Foods fried are popular worldwide, but research about the health effects of this cooking technique has raised concerns among healthcare providers, including about its impact on inflammatory bowel disease (IBD) and colon cancer among others.
Scientists at the University of Massachusetts in the US set out to examine this impact in more detail, using animal models.
The study showed that feeding frying oil to mice exaggerated colonic inflammation, enhanced tumor growth and worsened gut leakage, spreading bacteria or toxic bacterial products into the bloodstream. “People with colonic inflammation or colon cancer should be aware of this research,” said the scientists.
The new research suggests that eating fried foods may exacerbate and advance conditions of the colon. If somebody has IBD or colon cancer and they eat this kind of food, there is a chance it will make the disease more aggressive, the researchers warned.
For their experiments, the researchers used a real-world sample of canola oil, in which falafel had been cooked at 163 C in a standard commercial fryer. A combination of that frying oil and fresh oil was added to the powder diet of one group of mice. The control group was fed the powder diet with only fresh oil mixed in.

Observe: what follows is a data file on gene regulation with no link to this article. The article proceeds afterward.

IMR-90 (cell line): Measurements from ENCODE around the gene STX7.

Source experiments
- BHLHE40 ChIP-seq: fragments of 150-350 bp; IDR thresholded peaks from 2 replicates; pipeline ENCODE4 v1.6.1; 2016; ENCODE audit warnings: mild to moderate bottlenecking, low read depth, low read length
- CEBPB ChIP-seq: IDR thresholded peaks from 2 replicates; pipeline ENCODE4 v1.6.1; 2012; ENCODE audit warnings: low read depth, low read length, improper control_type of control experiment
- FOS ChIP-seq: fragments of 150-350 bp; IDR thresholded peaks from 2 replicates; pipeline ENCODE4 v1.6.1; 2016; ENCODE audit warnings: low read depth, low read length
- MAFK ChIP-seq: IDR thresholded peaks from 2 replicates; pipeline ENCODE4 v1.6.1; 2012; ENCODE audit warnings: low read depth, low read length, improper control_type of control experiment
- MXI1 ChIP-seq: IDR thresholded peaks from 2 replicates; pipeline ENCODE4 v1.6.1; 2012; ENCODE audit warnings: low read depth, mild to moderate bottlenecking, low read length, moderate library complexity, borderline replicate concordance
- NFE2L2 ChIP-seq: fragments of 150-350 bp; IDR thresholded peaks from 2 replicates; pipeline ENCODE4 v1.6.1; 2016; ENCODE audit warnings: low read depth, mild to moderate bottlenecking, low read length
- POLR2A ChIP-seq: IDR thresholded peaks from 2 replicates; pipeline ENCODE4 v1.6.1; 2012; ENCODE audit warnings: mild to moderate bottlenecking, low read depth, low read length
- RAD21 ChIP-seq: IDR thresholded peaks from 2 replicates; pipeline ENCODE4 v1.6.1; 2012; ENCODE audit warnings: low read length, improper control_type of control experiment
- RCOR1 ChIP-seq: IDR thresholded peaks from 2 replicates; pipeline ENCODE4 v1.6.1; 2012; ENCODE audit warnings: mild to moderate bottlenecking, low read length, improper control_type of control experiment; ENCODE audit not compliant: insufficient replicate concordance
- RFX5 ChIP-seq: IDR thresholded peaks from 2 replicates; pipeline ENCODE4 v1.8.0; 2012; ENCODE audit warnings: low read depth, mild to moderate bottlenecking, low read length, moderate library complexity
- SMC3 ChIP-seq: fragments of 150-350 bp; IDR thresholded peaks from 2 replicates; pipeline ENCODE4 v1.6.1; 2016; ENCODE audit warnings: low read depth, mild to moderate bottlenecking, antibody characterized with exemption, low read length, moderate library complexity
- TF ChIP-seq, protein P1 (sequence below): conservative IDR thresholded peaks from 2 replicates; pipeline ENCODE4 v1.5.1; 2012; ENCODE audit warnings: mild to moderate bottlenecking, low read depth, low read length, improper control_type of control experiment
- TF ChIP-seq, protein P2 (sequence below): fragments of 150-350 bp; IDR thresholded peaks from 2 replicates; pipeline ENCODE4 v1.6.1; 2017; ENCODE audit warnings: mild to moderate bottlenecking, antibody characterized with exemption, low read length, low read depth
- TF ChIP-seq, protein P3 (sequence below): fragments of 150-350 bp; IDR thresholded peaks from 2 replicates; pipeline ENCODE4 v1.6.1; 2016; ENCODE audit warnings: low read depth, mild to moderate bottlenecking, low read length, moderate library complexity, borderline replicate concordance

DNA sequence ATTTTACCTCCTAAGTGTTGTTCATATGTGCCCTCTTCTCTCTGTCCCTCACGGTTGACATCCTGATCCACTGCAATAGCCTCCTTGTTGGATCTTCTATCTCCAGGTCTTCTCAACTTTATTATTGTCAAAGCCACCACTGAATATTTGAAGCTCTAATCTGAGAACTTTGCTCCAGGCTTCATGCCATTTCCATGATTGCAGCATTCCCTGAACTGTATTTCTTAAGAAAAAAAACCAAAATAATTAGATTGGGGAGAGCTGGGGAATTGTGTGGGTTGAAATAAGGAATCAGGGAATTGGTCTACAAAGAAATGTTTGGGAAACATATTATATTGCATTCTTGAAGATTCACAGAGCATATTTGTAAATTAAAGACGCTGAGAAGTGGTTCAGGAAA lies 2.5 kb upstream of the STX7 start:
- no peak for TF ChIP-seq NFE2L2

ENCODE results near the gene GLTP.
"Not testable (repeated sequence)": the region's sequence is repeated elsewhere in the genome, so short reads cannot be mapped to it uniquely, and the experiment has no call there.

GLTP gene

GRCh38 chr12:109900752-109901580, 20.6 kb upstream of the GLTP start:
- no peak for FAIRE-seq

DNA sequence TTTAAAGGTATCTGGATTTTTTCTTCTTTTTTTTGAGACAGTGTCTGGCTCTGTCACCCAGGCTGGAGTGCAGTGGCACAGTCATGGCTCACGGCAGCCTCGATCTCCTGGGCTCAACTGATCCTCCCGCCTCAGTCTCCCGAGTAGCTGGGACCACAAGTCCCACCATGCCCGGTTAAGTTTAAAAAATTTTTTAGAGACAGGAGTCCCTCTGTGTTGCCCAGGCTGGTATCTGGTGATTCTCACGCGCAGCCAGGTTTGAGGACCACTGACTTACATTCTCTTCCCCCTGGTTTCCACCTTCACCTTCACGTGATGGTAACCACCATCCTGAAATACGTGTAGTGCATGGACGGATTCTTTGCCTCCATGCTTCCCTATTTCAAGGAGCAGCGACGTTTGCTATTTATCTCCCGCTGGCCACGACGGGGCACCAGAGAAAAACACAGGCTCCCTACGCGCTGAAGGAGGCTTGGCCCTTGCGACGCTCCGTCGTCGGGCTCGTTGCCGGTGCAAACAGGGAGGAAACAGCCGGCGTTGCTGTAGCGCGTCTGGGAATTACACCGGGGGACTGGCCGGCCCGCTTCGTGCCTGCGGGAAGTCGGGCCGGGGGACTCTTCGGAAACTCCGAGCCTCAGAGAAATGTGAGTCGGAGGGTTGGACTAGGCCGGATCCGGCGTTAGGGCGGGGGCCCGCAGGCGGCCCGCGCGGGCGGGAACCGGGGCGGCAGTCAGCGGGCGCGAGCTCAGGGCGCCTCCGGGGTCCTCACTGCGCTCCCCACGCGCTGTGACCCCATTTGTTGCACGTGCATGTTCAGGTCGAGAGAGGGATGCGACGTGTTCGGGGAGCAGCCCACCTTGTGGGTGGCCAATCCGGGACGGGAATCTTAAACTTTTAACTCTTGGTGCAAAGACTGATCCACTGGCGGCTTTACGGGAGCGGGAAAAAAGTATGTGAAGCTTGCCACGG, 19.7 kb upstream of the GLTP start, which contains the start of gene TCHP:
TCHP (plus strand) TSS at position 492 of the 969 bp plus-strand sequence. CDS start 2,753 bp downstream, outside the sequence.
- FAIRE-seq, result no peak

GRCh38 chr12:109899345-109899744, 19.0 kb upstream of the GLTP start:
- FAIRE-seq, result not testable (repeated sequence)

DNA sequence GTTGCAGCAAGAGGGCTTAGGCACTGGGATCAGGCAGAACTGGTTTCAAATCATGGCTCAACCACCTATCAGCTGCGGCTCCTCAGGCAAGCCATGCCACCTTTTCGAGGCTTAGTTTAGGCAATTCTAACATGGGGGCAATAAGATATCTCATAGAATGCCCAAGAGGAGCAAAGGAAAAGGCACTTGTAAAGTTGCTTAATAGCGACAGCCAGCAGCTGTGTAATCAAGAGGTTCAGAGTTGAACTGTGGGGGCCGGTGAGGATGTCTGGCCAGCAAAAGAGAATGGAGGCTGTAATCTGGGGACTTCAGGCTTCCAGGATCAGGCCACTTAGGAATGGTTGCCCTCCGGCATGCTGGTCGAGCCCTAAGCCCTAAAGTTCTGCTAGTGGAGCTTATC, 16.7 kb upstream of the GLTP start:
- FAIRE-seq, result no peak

The researchers then looked at the effects of the diets on colonic inflammation, colon tumor growth and gut leakage, and found that the frying oil diet worsened all the conditions. To test whether the oxidation of polyunsaturated fatty acids, which occurs when the oil is heated, is instrumental in the inflammatory effects, the researchers isolated polar compounds from the frying oil and fed them to the mice. The results were “very similar” to those from the experiment in which the mice were fed frying oil, suggesting that the polar compounds mediated inflammatory effects.
While more research is needed, the researchers hope a better understanding of the health impacts of frying oil will lead to dietary guidelines and public health policies.